With everyone around me casting spombs or using tight lines at short range, I knew if I could keep as quiet as possible the fish would eventually move into the area they thought had the least amount of lines.
After around an hour I started to receive some quite savage liners and, as you can imagine, I was up and down like a yoyo expecting one of them to develop into a take at any moment. Eventually, I did received a take. The bobbin hit the alarm and I was away but, unfortunately, the enthusiasm only lasted about 30 seconds – it was a bream!
I cast the rod back into position and put a few more chops out over the area, whilst saying all kinds of expletives which I can’t repeat in this article. Once I’d put the kettle on, I sat down to mull things over. I decided to take on the positives from the bite – my rigs were working and if a bream can pick my bait up so could a carp.
As the sun set over Baden Hall I decided to
The bobbin hit the alarm and I was away but, unfortunately, the enthusiasm only lasted about 30 seconds – it was a bream!
get an early night. The venue is around a 1½ hour drive from home for me so it was going to be an early start in the morning. Well, what can I say about what happened to me next – am I jinxed, cursed or maybe just unlucky? Anyway, around 10pm the mother of all storms came in and, despite being under the cover of some trees, the wind was smashing up against the Tempest. I’ve fished in some pretty savage conditions before but the rain that night was something else. I remember laying on my Levelite thinking, “If one of those rods goes now I’m not getting up and going out there.”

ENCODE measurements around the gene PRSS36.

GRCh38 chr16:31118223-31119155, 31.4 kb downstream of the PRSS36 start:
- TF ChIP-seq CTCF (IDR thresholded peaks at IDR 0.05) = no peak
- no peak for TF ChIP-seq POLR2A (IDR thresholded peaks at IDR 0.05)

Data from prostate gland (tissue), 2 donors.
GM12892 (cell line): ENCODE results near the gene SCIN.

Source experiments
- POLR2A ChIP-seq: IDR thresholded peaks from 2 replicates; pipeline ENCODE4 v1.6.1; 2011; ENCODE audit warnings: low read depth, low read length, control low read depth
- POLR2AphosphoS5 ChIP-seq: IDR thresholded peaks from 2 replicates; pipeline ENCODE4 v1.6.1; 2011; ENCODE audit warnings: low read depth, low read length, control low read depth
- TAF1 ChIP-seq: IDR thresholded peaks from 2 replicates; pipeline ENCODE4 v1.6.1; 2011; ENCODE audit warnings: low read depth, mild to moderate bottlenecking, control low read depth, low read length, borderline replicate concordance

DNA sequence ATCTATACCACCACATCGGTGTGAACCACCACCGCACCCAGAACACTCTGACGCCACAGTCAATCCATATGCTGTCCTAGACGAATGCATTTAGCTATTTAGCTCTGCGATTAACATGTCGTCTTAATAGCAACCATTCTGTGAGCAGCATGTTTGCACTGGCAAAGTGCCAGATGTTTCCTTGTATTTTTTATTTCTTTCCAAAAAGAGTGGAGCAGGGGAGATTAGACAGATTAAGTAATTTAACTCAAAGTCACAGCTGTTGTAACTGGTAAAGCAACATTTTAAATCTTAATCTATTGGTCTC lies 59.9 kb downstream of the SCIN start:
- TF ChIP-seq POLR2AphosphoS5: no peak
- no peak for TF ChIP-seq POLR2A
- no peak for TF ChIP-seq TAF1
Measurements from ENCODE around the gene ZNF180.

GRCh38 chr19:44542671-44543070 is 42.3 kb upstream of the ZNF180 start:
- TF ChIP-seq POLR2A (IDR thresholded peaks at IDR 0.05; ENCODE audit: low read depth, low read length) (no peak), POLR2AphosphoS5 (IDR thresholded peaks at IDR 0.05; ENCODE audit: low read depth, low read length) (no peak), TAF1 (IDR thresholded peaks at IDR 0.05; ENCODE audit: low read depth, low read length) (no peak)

I bet you can guess by now what I’m going to say and, yes, at 10.30pm I received a couple of bleeps which I initially put down to the wind. However, a few seconds later the unthinkable happened and it roared off! I frantically attempted to get my boots on and unzip the door, whereby I was met with a face full of torrential rain. Just getting to the rod was an art in itself. As I picked the rod up and flicked my headtorch on, I remember looking out over the lake and seeing waves two feet high and thinking to myself, “What on earth am I doing here.” Anyway, after a five minute battle, which felt more like half an hour, I landed a cleanlooking, mid-double common. Needless to say, it remained securely in the landing net whilst I took cover back in the bivvy to dry off. Once the stormed had passed and the weather had calmed down, which ironically was only a few minutes after landing the fish, I unhooked it and cast a fresh bait back out onto the spot. Again this was followed by half a dozen freebies. This time though, instead of chopped baits, the freebies were whole 15mm baits – as the wind wouldn’t allow me to get anything else out there.
After I’d taken photographs of the carp I went back to bed, a little bit damp but with some satisfaction that the session had thrown everything but the kitchen sink at me and I’d still managed to achieve the goal. It just goes to show you have to persevere through the difficulties that fishing can throw at you to get the rewards.